• Don’t chew gum while training. It is not only disrespectful to your Master and your classmates but it is also a chock hazard.
  • Make sure to wear all your sparring gear including your mouth guard and groin guard in sparring classes (especially in Competitive Sparring Classes) as they are for your safety and the safety of your sparring partner..
  • Use goggles or protective cover over your prescription glasses in sparring classes (especially in Competitive Sparring Classes).
  • Don’t use excessive force when sparring younger students or lower belts.
  • If you have any injury, tell your instructor before class begins. If you are injured during class, report it to your Master or Instructor right away.
  • Don’t stand on the chairs in the viewing area and change rooms.
  • If you see anything unsafe or you feel unsafe, report it to your Master or Instructor right away.

Rules for Taekwondo Dojang

  • Bow upon entering and leaving the dojang from the centre door. Also, bow to your Master and Instructors before receiving instructions.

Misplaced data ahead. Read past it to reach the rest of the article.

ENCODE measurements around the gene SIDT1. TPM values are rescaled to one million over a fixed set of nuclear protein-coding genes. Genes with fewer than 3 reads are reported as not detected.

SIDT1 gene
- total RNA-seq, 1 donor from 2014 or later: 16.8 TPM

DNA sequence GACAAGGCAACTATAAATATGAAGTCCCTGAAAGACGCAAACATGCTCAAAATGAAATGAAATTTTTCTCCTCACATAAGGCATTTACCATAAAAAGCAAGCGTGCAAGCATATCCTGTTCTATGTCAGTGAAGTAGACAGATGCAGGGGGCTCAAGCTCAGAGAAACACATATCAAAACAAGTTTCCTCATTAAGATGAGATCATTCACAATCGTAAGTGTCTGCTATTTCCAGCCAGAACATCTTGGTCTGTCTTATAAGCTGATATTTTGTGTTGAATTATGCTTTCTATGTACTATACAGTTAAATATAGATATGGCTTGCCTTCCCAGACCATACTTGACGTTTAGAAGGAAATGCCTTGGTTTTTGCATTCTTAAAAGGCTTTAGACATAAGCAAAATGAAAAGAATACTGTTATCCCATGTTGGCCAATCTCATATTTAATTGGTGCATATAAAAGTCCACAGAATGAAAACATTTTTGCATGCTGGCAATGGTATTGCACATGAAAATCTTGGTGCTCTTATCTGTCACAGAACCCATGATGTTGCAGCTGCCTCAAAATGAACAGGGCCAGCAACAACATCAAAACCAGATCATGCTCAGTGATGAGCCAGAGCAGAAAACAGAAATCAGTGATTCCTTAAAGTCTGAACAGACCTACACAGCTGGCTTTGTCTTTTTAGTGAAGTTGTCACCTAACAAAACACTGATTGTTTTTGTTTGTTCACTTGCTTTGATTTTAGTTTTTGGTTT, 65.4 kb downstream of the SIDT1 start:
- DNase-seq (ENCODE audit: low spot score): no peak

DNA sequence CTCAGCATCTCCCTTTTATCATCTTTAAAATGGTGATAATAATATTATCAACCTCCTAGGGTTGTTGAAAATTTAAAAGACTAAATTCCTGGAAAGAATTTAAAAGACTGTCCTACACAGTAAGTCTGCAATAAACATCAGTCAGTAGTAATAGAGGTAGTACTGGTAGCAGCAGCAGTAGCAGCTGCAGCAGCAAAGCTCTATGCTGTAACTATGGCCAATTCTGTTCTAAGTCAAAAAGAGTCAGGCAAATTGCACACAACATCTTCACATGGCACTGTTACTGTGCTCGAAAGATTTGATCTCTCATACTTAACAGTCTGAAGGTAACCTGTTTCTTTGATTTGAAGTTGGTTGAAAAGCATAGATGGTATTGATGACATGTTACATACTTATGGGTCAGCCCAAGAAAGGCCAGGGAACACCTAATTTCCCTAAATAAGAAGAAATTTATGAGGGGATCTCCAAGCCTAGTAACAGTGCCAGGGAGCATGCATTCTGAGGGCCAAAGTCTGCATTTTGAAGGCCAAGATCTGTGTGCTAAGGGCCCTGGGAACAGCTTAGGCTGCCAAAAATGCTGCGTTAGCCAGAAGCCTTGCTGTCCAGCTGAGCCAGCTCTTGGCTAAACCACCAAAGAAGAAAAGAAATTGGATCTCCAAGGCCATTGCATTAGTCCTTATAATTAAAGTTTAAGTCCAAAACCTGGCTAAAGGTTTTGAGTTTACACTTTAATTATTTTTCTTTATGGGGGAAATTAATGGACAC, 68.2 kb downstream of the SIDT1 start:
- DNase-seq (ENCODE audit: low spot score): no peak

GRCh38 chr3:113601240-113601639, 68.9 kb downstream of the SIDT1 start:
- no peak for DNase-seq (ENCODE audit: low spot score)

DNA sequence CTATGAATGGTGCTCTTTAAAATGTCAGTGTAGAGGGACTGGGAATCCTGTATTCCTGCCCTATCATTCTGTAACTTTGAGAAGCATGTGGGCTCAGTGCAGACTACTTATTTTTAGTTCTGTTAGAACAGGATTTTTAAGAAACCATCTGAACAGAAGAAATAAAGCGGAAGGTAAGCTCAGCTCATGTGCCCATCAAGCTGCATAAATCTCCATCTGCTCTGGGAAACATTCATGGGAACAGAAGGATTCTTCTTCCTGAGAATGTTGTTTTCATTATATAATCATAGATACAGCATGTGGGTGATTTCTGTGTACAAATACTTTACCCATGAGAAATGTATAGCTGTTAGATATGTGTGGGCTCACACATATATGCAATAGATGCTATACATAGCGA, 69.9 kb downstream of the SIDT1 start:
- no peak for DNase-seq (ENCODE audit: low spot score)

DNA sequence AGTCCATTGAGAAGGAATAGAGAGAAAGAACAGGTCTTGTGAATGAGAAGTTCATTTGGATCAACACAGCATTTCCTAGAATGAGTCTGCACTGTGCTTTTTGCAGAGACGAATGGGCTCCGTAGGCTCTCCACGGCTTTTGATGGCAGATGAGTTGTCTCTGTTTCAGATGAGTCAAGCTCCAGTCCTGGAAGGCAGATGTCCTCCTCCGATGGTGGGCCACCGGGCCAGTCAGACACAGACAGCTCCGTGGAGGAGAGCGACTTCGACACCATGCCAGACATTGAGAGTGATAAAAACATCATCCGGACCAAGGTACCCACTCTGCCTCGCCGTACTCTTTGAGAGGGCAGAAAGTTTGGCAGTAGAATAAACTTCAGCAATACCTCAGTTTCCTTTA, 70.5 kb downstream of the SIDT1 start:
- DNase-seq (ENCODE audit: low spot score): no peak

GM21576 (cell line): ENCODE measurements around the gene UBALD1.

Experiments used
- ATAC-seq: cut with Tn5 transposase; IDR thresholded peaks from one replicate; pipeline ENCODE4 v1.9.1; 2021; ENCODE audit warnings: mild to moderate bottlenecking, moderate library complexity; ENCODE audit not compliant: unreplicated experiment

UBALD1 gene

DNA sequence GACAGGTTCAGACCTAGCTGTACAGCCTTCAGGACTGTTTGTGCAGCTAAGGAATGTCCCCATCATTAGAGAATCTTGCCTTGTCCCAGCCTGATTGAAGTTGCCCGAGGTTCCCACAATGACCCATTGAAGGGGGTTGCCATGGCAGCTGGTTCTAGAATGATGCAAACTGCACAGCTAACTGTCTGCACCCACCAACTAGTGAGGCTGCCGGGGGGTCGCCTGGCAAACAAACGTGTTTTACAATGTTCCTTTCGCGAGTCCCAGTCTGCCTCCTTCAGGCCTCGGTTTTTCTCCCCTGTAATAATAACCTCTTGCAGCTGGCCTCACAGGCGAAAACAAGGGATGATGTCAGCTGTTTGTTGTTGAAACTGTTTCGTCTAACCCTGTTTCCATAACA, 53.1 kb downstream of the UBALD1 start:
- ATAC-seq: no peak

• Always obey and respect your Masters, Instructors, Parents and senior/higher belt students. Always bow and greet the Masters and Instructors whenever and wherever you meet them.
  • Address your Masters and Instructors by their last name
  • Arrive for class on time. If you are late, you must do push-ups before joining your classmates.
  • Keep your dobok (uniform) clean and presentable. You cannot enter the dojang without proper uniform or a belt. Respect your uniform and belt by not throwing them on the ground.
  • Always place your outdoor shoes on the shoe rack in the designated areas.
  • No shoes except the Taekwondo training shoes are allowed in the dojang.
  • Line up according the ranking from the right to the left and the front row to the back. Late arrival should line up to the back regardless of their ranking.